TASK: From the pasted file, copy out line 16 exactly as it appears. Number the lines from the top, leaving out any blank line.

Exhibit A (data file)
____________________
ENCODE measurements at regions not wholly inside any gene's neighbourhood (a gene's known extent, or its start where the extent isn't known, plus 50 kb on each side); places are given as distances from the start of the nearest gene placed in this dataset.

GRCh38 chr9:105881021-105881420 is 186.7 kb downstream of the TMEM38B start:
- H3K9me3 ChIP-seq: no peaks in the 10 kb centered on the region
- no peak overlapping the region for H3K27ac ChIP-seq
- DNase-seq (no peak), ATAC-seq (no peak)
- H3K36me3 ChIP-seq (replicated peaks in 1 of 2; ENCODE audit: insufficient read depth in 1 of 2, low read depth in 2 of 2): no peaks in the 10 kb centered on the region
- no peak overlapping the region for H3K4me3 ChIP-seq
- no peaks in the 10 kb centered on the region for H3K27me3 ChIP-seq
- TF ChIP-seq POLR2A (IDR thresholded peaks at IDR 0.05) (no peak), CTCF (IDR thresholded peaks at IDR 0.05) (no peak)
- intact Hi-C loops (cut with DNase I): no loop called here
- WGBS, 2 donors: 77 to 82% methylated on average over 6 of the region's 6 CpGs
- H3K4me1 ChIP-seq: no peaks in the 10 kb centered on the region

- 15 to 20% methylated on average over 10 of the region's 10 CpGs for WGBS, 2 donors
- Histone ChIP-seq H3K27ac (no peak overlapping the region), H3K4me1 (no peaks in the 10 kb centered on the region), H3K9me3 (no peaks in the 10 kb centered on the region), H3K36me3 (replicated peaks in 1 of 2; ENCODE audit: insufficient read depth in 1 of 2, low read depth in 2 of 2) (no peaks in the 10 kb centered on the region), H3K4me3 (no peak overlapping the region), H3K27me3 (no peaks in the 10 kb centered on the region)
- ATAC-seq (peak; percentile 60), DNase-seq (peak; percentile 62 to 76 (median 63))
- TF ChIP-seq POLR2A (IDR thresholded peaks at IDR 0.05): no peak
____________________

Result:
- TF ChIP-seq POLR2A (IDR thresholded peaks at IDR 0.05): no peak